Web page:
09.10.19 Tobacco Isn’t Just Bad for You — It’s Devastating the Environment
Tobacco growing, production, marketing and consumption are devastating our environment. Tobacco cultivation causes deforestation and over-utilizes harmful chemicals. The waste from production— much of it toxic— and disposal of packaging and cigarette butts pollute our fragile ecosystems. The packaging and labeling of tobacco products is resource-intensive in terms of the paper, plastic and chemicals that manufacturers use. Millions of tons of packaging waste, much of it plastic, ends up as litter or helps to overwhelm landfills around the world. Similarly, the disposal of cigarette waste after consumption causes harm to the environment. In beach clean-up efforts around the world, cigarette butts comprise the largest component of the waste. The chemicals from a single cigarette butt release enough toxins to kill 50 percent of fish exposed to it for 96 hours. This study was done with one cigarette in one liter of water for 24 hours. A recent report by the United Nations Environmental Programme found that if the tobacco industry was made to pay for the harm that it causes, it would not turn a profit. While smoking rates may be declining in many high-income countries, they are on the rise across many middle- and low-income countries. As consumption increases so does the global environmental impact of the tobacco industry. It is unacceptable that the industry can continue to make billions in profits while washing its hands of the destructive costs of smoking. Credit: Brut.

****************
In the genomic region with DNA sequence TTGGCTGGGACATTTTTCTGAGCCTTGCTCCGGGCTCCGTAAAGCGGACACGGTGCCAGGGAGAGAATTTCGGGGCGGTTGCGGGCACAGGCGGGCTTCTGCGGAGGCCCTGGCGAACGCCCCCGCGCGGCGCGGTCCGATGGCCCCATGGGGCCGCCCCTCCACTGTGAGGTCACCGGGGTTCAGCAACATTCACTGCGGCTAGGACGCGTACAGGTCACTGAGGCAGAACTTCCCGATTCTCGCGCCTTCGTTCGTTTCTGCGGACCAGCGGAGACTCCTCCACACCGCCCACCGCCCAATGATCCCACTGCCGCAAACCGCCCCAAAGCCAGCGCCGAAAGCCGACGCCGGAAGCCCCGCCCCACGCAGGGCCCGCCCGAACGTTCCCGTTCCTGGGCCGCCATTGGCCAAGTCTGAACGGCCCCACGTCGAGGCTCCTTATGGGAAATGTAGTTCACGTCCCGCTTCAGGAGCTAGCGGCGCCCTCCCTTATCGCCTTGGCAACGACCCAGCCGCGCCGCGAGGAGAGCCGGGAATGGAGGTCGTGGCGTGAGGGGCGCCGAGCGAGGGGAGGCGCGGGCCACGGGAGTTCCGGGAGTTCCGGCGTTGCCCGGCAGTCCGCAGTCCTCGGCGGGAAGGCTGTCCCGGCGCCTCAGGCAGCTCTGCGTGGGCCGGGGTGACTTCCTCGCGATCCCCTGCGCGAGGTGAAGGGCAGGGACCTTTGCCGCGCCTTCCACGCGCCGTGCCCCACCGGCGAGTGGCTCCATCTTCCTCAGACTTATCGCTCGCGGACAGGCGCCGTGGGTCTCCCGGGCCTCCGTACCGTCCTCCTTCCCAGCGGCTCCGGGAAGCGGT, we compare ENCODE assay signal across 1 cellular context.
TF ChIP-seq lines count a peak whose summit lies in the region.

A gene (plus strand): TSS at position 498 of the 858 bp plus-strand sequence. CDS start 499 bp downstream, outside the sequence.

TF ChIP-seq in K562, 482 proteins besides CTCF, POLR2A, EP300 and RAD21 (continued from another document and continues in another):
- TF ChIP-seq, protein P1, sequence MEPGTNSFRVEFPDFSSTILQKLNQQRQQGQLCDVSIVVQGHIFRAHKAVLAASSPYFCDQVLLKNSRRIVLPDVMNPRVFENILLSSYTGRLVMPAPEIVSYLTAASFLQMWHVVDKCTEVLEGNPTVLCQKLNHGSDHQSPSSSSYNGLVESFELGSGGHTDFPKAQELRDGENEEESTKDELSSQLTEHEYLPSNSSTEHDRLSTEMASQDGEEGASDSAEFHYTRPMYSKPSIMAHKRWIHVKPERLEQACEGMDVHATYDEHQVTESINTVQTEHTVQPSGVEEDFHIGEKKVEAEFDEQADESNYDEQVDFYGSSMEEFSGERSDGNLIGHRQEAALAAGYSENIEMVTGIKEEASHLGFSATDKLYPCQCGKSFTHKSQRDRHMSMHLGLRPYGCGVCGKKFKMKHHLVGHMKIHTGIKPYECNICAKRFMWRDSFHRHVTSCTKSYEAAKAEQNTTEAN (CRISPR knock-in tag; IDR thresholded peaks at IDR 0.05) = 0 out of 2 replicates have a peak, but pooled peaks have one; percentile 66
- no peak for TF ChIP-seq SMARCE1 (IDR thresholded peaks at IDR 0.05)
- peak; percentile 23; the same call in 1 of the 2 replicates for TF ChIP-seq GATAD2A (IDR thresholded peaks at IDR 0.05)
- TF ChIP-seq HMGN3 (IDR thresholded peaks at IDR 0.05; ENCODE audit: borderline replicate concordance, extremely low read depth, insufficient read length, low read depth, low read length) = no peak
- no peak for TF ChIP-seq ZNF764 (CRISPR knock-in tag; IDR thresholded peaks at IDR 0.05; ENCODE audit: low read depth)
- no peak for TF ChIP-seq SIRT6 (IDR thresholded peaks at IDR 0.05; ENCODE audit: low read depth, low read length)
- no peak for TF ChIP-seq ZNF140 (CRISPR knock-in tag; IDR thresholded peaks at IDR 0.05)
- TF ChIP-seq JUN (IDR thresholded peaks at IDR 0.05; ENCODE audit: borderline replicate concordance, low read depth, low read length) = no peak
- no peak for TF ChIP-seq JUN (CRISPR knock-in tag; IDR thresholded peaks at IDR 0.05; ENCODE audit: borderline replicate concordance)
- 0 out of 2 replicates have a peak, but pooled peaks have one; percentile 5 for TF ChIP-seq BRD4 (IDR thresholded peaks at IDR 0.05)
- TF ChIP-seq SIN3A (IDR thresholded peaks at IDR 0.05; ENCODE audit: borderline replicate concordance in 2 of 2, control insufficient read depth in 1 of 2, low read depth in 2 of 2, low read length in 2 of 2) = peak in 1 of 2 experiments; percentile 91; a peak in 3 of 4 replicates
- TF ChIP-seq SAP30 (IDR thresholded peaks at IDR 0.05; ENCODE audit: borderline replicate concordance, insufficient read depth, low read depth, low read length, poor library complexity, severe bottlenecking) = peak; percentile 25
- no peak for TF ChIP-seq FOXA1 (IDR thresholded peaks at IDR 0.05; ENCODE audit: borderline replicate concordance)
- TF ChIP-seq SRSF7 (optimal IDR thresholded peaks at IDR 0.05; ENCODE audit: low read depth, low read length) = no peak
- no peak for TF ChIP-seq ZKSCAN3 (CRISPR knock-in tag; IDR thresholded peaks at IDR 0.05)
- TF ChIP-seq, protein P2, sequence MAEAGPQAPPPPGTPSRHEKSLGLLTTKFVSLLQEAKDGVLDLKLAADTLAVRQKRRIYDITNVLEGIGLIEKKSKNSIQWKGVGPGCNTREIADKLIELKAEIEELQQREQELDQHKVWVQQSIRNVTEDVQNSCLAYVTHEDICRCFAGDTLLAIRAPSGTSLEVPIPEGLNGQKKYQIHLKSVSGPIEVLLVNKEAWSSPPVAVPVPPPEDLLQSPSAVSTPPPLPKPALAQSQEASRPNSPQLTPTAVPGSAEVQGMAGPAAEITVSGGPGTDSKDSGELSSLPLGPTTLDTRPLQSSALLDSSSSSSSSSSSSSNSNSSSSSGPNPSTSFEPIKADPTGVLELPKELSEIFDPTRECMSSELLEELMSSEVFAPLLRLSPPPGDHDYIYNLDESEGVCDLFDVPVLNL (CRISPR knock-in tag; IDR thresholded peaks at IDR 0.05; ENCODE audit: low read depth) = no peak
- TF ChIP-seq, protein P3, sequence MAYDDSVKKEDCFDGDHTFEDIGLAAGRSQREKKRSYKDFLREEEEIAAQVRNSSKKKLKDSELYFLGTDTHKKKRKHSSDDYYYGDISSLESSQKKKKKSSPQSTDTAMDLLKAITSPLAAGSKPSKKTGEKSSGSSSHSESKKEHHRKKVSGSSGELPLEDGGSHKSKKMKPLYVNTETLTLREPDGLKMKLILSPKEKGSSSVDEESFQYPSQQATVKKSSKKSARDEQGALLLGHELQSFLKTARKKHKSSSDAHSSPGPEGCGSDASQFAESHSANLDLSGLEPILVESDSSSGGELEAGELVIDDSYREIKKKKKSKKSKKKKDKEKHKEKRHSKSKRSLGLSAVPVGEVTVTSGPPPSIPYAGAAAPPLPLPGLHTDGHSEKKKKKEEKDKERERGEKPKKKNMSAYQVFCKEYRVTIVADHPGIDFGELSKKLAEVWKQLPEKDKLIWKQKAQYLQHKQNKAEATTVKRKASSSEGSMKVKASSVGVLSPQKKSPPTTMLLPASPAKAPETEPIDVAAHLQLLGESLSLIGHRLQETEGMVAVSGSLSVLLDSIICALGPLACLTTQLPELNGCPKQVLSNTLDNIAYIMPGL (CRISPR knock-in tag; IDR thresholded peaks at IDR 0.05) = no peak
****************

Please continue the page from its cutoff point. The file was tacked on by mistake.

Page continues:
Poverty deprives people of adequate education, health care and of life's most basic necessities- safe living conditions (including clean air and clean drinking water) and an adequate food supply. The developed (industrialized) countries today account for roughly 20 percent of the world's population but control about 80 percent of the world's wealth.
Poverty and pollution seem to operate in a vicious cycle that, so far, has been hard to break. Even in the developed nations, the gap between the rich and the poor is evident in their respective social and environmental conditions.